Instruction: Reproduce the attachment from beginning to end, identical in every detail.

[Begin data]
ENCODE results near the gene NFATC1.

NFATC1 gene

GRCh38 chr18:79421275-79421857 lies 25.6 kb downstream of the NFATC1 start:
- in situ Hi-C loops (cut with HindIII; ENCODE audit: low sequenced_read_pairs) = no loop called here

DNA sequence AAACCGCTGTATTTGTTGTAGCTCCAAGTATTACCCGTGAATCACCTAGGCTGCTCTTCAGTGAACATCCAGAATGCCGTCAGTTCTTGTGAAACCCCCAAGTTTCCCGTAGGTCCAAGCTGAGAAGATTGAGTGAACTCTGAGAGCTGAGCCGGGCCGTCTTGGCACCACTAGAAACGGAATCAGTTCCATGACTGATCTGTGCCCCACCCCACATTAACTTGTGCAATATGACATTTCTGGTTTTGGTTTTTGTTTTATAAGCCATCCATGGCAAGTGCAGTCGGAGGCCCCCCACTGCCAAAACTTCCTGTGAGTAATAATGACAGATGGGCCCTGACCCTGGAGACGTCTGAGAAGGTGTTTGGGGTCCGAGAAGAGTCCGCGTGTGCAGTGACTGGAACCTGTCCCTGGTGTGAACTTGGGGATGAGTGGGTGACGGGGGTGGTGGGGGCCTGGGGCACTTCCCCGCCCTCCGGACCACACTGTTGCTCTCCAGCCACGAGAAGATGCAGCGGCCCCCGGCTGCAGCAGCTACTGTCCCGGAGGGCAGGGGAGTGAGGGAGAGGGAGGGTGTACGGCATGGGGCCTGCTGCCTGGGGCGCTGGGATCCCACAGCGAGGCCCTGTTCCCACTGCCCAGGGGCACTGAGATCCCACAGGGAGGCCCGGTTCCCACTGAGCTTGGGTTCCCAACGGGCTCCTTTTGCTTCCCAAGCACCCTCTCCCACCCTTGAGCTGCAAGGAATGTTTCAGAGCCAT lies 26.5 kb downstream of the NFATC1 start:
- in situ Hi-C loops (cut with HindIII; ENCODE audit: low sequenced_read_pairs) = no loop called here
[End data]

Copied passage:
ENCODE results near the gene NFATC1.

NFATC1 gene

GRCh38 chr18:79421275-79421857 lies 25.6 kb downstream of the NFATC1 start:
- in situ Hi-C loops (cut with HindIII; ENCODE audit: low sequenced_read_pairs) = no loop called here

DNA sequence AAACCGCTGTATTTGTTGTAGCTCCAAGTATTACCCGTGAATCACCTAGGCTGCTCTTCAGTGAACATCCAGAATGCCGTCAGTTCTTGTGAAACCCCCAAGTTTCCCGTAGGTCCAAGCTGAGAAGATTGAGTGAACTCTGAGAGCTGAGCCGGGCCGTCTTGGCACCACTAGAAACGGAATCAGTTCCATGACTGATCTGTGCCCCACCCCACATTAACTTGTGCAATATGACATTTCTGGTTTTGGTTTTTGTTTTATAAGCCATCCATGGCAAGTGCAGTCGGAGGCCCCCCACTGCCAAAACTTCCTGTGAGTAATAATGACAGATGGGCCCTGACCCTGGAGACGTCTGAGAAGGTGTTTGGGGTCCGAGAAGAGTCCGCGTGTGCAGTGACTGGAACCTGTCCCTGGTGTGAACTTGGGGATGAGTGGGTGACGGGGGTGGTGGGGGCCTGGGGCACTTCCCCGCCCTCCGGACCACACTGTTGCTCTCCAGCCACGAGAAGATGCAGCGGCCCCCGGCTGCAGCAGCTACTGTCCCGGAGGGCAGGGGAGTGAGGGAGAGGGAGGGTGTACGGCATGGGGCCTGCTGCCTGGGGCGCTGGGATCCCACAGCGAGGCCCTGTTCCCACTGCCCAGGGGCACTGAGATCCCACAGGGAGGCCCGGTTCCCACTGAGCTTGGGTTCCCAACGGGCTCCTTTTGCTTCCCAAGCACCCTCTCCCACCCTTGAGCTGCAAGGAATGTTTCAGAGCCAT lies 26.5 kb downstream of the NFATC1 start:
- in situ Hi-C loops (cut with HindIII; ENCODE audit: low sequenced_read_pairs) = no loop called here